Eden
Three children find out that their neighbor is a witch and convince her to make them something that's magic. Using a bedknob one of the children have, Miss Price does her magic and with it, they are able to make the bed fly. The children are happy and can't wait to begin their adventures.

Many times when I was a kid, I watched Bedknobs and Broomsticks, which was a fun and exciting movie that I still love to this day.

I decided to give the book a read - since I love the movie, I figured I'd love th...more
Dave Jones
I ran out of library books to read so I grab a book from my library that I hadn't read and pulled out "Bed-Knob and Broomstick" by Mary Norton, the author of "The Borrowers". No, it isn't an abridged edition that eliminates the "S" that Disney added. One Bed-Knob. One Broomstick. And it is enough. I loved reading this book. It begins with one of the most brilliant openings for a children's book "Once upon a time there were three children, and their names were Carey, Charles, and Paul. Carey was...more
Dale
Thoroughly enjoyable stories. This is the first time I have been able to obtain a copy of this title despite watching the Disney Movie when younger.

Mary Norton's Mary Norton stories The Adventures of the Borrowers are always full of interesting imagery of times gone by and the mixing in of the fantastical magic adds to the environment.

The illustrations by Erik Blegvad Erik Blegvad for the 1957 edition where The Magic Bed-knob, 1945 and Bonfires and Broomstics, 1947 are combined, are simply, scru...more
Danny
This book is almost completely unlike the movie in particulars, but can still be described as a book about three English children who find a rather prudish witch who grants them a magic bed-knob as a gift.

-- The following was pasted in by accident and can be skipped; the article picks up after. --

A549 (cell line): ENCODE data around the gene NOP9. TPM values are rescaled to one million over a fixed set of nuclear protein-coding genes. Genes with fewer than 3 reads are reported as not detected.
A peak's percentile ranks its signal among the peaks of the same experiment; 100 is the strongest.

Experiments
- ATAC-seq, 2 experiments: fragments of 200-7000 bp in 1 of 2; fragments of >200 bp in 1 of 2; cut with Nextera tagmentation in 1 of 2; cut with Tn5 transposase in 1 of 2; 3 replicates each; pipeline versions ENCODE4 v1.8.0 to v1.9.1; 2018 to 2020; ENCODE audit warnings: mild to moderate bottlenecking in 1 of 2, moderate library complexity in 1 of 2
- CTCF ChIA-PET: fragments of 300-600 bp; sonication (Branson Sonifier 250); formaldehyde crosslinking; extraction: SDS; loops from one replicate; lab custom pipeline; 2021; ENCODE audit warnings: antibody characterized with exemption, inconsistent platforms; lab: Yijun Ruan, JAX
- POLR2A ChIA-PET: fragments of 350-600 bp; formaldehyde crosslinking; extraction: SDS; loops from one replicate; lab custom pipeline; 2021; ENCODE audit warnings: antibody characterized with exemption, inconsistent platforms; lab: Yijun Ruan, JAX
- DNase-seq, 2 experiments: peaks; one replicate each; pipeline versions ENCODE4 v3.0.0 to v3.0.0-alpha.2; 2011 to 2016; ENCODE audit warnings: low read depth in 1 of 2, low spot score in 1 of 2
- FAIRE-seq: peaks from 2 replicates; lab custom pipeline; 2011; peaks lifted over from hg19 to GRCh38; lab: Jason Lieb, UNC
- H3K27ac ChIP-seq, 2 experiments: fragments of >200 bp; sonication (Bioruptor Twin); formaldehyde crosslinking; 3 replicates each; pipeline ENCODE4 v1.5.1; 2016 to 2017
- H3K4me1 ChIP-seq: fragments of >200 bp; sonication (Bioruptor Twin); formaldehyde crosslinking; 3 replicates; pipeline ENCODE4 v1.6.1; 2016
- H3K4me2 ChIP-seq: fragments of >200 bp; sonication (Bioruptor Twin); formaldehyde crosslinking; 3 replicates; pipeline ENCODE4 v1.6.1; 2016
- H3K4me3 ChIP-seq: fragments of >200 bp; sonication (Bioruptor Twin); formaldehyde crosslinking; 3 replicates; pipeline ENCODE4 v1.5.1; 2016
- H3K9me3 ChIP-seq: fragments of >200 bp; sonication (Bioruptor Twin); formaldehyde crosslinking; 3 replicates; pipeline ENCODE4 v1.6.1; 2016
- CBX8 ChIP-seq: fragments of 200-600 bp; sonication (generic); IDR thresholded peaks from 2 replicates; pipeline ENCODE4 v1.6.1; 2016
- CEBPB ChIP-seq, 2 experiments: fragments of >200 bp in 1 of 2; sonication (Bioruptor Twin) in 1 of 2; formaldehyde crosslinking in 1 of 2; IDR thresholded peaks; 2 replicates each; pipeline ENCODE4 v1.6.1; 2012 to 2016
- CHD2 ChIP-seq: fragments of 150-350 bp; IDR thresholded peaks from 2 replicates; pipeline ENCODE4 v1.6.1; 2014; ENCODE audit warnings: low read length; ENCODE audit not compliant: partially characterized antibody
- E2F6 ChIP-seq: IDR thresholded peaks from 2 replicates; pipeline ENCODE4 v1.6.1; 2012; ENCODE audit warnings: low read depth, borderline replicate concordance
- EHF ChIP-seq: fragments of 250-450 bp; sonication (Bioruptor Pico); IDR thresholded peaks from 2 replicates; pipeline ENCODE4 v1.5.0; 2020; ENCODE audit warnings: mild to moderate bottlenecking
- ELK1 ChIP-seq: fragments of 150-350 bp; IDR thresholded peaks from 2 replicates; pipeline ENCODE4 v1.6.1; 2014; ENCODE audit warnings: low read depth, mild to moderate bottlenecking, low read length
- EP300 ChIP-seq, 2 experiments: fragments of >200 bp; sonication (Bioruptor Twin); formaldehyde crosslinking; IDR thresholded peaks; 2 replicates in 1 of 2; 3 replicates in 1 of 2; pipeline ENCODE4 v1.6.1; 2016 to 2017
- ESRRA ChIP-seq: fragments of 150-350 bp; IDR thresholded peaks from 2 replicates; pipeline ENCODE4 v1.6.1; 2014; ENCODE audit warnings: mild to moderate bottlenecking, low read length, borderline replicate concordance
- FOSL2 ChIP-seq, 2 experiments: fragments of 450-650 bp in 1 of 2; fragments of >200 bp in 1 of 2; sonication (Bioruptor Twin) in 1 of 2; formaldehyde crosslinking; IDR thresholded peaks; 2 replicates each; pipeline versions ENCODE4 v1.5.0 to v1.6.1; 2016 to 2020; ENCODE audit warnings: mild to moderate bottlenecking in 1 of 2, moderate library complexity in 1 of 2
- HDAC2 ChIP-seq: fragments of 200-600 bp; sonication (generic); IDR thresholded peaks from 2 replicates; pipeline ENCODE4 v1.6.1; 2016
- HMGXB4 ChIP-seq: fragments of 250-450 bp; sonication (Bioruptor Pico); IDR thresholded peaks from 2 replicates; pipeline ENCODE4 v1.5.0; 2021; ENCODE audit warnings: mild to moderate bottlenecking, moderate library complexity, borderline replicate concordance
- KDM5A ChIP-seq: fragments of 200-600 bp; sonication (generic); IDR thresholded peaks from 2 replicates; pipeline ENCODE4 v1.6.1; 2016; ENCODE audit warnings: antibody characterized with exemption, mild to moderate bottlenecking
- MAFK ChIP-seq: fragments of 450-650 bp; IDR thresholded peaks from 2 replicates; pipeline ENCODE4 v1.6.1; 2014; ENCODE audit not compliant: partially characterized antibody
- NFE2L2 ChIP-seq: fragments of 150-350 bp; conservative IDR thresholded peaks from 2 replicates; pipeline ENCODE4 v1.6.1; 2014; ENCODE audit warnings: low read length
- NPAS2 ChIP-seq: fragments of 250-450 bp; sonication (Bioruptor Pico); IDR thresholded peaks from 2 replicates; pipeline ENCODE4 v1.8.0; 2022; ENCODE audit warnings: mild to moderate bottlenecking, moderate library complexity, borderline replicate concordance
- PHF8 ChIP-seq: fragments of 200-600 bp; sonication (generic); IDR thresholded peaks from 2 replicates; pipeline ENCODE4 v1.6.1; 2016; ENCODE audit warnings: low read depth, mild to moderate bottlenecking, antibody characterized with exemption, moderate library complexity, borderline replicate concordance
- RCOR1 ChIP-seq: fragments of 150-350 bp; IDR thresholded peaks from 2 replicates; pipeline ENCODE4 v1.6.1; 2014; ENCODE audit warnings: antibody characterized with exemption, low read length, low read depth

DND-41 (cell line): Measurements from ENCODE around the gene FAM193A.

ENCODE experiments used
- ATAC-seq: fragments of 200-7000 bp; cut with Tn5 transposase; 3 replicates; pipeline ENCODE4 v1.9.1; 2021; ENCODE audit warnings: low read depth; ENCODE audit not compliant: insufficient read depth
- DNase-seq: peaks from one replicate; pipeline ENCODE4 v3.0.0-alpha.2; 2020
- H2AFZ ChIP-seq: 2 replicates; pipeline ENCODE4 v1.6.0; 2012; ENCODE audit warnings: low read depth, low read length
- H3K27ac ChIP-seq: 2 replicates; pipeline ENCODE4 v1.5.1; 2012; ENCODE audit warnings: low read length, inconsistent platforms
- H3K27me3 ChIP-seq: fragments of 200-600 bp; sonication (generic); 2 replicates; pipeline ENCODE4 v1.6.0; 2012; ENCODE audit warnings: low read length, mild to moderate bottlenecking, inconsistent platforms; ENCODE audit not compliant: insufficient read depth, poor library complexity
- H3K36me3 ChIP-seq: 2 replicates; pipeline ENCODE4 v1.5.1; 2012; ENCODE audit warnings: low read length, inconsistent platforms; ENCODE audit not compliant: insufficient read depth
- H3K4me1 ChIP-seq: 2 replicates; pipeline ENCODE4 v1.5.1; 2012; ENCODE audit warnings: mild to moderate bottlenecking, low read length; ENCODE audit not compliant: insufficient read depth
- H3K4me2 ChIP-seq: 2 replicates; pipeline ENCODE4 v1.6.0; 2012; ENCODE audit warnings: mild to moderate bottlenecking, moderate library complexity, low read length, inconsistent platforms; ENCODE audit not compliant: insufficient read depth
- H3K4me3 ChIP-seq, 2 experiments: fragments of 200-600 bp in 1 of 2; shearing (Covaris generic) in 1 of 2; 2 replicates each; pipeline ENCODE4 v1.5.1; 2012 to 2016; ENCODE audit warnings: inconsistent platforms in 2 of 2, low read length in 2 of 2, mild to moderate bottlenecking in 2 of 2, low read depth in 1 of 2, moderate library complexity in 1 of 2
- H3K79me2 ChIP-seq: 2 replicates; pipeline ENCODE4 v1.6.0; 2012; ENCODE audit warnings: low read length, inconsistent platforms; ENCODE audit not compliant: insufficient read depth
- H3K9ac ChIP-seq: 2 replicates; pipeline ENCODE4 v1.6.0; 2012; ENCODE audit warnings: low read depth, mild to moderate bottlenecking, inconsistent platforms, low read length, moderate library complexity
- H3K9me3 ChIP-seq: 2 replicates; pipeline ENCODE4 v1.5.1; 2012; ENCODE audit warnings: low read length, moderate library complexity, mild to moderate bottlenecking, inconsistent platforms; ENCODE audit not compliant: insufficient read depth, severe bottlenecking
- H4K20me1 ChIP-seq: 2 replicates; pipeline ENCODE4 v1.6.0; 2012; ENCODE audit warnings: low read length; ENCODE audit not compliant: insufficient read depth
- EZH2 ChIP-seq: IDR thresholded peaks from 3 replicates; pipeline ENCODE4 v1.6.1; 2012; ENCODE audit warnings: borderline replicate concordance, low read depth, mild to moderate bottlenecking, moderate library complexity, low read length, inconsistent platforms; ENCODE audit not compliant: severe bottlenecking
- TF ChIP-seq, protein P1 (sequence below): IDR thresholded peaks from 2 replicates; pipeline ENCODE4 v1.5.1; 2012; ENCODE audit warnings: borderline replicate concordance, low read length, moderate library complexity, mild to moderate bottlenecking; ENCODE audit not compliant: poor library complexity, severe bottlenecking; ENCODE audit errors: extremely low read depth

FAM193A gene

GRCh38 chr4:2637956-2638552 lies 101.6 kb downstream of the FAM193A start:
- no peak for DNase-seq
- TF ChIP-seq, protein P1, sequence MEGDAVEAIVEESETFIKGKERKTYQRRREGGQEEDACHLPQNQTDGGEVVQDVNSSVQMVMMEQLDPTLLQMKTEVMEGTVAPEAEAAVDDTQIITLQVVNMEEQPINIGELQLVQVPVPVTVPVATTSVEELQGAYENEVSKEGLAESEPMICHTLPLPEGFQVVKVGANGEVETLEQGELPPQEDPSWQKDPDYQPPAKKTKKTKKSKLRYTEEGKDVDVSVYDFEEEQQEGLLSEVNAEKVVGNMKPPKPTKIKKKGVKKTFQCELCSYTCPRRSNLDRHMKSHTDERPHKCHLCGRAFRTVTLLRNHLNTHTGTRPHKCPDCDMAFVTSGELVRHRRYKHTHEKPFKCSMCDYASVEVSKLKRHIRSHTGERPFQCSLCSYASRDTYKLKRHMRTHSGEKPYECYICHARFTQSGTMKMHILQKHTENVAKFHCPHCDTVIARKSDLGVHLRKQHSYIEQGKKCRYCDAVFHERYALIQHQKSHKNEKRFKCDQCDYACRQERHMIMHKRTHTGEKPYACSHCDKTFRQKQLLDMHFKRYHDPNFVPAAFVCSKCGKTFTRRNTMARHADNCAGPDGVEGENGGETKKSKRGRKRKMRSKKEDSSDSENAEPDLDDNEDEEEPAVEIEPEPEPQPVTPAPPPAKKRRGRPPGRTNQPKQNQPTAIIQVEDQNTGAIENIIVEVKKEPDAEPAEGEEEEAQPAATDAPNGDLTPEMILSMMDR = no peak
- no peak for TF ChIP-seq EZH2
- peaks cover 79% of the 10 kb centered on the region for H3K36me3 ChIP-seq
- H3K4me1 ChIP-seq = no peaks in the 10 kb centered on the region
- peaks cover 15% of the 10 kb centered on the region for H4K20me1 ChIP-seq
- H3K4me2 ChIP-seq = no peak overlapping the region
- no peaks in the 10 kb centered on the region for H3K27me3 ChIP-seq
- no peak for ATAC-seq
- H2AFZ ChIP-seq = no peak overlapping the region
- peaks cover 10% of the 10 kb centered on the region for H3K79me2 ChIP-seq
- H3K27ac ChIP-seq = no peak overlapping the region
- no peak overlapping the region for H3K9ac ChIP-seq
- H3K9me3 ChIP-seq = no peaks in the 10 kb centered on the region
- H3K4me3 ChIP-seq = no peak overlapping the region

I enjoyed it. There's lots more time travel and brushes with tragedy.
Tim
This is one of my favorite movies. It has been since I was a kid. I know am in the minority in thinking it better than Marry Poppins...but I do.

I had never, however, read the book (or books--it's two short books). What fun! It is, of course a TOTALLY different story than the movie (no Nazis or talking animals or soccer matches and Emelius Brown fake magician is actually Emelius Jones a 17th Century Necromancer)...but it is also fun to find bits and pieces of the movie in the story...like Miss Pr...more
Erin
My daughter got this book from the library and I thought I would check it out since I remember loving it as a child. I think I did see the movie, but only once so I don't really remember it.

I was a little disappointed. It turns out that the book is actually two shorter stories published as one novel and it wasn't as good as I remembered.

The story was okay, but you learn very little about the children's backgrounds and personalities and it's just not that exciting. Also one episode where they vi...more
TwoDrinks
Most people cannot believe that I've neither read this book nor seen the film so when I came across it in a box in the loft it seemed that Fate was calling me. As a book of its time (published in 1945) it has some lovely subtle references to WW2, and overall I found it a charming read with some very thoughtful and well considered descriptions. I really liked the way Carey was 'about your age'. Although now it's going to wind me up every time someone calls it 'Bedknobs and Broomstick' and I'll ha...more
An Odd1
In The Magic Bedknob, Carey "about your age", Charles "a little younger" and Paul "only six" p 11 are sent to Much Frensham village so their mother can work. They find prim Miss Price injured by falling off her broomstick. For their silence, she bespells a bedknob for Paul "the younger the better" p 32 to carry them where-ever and when-ever.
Adventure brings out gumption in the children, and laughter in Miss P and the reader. Instead of perusing moldy grimoires among dusty cobwebs, she dons a "w...more
Tammy Dring